The additive consisting of that fullerene was added in such parts by weight per 100 parts by weight of silicone rubber as set out in Table 4 to prepare various samples to be measured for physical properties.

Each sample was measured for (1) hardness (Duro-A): JIS K6253, (2) tensile strength: JIS K6251, and (3) elongation: JIS K6251. A blade sample capable of actually functioning as a developing blade was prepared, and actual running experimentation was carried out with that blade sample built in the developer equipment of an electrophotographic imager. In the results of running experimentation, symbol “◯” indicates that the blade sample is judged to have no problem, and “X” indicates that it is judged to have a problem. Referring here to the boundary level for judgment, whenever there was a streak or band occurring upon image formation is judged to have a problem.

The results are set out in Table 4.

TABLE 4
Results of
Content ofexperiment
fullereneTensileof the blade
Sample(parts byHardnessstrengthElongationbuilt in
No.weight)(Duro-A)(MPa)(%)the imager
III-10609.72275
(Comp)
III-20.5597.71239
III-31576.70225
III-42566.07235
III-55455.57399
III-610Incapable of productionX
(Comp)

From the results set out in Table 4, it has been found that when the fullerene is used as the additive in the content of 0.5 to 5 parts by weight, there is no particular problem arising in letting the blade sample function as a developing blade.

Then, friction/abrasion testing was conducted in much the same way as in Experimental Example 1, using a specimen prepared with the composition (having a fullerene content of zero) of Sample III-1, and a specimen prepared with the composition (having a fullerene content of 5 parts by weight) of Sample III-5.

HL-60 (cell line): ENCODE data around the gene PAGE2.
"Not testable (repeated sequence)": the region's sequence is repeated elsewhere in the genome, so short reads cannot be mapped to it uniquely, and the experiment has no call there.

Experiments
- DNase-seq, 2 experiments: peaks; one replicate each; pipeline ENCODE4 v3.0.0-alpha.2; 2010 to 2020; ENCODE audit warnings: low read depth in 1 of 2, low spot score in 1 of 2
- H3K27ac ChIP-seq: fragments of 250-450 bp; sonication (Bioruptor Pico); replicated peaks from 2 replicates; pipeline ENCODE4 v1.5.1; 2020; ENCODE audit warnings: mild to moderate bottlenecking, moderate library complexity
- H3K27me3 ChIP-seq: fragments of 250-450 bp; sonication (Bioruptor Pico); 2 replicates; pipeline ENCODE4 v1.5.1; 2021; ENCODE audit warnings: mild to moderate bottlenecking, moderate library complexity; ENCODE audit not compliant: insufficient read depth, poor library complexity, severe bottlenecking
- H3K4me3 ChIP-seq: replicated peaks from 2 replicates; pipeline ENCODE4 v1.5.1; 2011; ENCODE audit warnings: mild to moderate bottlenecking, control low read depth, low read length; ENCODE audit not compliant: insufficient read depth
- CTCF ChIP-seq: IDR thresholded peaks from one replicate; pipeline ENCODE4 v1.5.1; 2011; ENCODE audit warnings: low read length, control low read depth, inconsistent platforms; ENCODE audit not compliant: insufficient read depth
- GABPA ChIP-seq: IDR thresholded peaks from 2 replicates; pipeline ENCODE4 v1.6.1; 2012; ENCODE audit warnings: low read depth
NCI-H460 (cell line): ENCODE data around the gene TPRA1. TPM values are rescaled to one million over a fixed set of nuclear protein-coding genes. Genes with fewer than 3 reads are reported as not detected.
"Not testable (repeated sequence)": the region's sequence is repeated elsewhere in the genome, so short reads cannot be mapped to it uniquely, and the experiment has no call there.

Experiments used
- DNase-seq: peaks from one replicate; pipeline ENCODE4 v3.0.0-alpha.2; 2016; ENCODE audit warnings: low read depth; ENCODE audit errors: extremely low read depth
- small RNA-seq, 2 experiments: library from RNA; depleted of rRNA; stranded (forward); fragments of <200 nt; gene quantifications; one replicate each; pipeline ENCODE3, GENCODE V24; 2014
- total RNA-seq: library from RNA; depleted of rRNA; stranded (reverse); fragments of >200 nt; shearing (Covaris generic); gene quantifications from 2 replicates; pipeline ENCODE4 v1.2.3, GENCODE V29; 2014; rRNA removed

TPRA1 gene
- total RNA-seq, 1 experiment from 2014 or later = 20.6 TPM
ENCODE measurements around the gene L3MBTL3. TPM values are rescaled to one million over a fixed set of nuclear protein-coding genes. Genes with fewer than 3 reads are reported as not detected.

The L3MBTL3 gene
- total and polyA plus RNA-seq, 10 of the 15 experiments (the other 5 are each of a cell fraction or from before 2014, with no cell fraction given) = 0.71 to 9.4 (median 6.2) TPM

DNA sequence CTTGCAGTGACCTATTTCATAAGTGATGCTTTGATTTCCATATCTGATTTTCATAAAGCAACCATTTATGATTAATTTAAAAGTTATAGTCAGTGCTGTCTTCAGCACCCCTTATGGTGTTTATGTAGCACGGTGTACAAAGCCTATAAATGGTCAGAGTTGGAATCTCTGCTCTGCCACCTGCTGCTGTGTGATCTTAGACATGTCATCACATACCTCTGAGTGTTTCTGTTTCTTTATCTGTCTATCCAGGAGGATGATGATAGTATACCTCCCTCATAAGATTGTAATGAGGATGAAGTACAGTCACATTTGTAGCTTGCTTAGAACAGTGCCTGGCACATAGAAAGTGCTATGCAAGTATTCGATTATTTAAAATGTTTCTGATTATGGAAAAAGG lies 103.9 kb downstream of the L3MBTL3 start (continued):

The results of measurement are plotted in the graph of FIG. 10, from which it has been found that the inventive sample: Sample III-5 (having a fullerene content of 5 parts by weight) has a coefficient of friction kept very low even over an extended period of time.

From the results as mentioned above, the advantages of the invention would be undisputed. That is, the blade member here is composed mainly of silicone rubber and contains as an additive component at least one selected from the group consisting of ultra-high molecular-weight-polyethylene, carbon nanotube, and fullerene. It is thus possible to decrease the coefficient of friction of silicone rubber in a practical range and without detrimental to its flexibility or other physical properties to let the developing blade slip off more, thereby diminishing the amount of abrasion of the rubber and improving on the robustness of the developing blade without detrimental to image quality. Decreasing the coefficient of friction to let the developing blade slip off more has additional advantages: a decrease in the force of contact of the developing blade with a developing roll, which contributes more to energy savings resulting from the size reductions of a driving motor, and making the equipment compact.

INDUSTRIAL APPLICABILITY

The invention could be used for the production of developing blades used with the developer equipment of eletrophotographic imagers.